supernets; usage of multiple routers

By jobeard
Feb 10, 2007
  1. Techrepublic has a nice description of supernets; a means to add network devices
    without the necessity of extra ROUTE ADD configurations (which does not work in XP/Home).
    From Techrepublic: Why would I want to use supernetting?
    ISPs frequently use supernetting to allocate IP addresses most effectively. There may be scenarios where you have many LANS, WLANs, or VLANs that might be optimally suited for supernetting to best administer your network needs. Keep in mind that supernetting introduces complexity to network administration that needs thorough planning, testing, documentation, and administrator competence.

    Most new routing equipment and current operating systems support CIDR in their implementation of the TCP/IP protocol. However, before a supernetting implementation, it is critical to ensure that all components of your network are supernetting-aware. This includes operating systems, network services, routers, routing protocols (RIP2, for example does not support CIDR), and any network-based services used on your network.​

    While the usual 254 devices are sufficient for most of us, the assumption is there's only one router.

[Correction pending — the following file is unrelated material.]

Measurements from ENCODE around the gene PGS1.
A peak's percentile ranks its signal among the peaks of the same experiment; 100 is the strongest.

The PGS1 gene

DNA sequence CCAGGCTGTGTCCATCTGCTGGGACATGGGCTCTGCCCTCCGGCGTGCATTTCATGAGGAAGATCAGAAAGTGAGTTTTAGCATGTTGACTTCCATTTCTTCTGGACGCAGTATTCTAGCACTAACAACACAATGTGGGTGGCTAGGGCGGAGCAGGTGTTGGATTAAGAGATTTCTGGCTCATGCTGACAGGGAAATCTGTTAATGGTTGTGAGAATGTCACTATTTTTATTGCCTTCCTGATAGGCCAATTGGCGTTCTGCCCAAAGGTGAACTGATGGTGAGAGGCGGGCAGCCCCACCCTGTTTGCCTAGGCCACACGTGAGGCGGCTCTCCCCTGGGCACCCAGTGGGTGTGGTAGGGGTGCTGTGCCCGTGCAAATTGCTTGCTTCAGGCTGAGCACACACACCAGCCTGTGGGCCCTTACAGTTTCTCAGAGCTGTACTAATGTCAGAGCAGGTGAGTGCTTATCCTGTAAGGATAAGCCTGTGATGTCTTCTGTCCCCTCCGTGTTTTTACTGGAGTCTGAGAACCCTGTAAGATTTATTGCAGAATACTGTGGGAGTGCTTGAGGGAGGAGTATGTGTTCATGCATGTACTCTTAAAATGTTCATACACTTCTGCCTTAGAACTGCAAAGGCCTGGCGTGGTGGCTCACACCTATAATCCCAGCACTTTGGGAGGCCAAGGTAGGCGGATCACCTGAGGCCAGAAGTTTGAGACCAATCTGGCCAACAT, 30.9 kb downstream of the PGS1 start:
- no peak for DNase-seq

Adding multiple routers is wasteful UNLESS there's a specific need, such as adding wireless support
    to a wired network (another alternative is an Access Point).

    The advantage of a second router is grouping devices and controlling access
    via firewall rules;
    eg You would very much like to protect your wireless subnet (a.b.d.0 in this example)
    so as to exclude all uninvited systems
    allow all on subnet a.b.c.0 << your wired subnet
    allow only a.b.d.2 << your wireless laptop
    deny all a.b.d.0 << your wireless subnet
    the ordering is significant in the rules and ensure that only the system at
    a.b.d.2 will be allowed access to the system which has these firewall rules.

    But getting the discrete IP addresses to flow is a prerequisite to this kind of control.
    The secret is the subnet mask.

    see article details here
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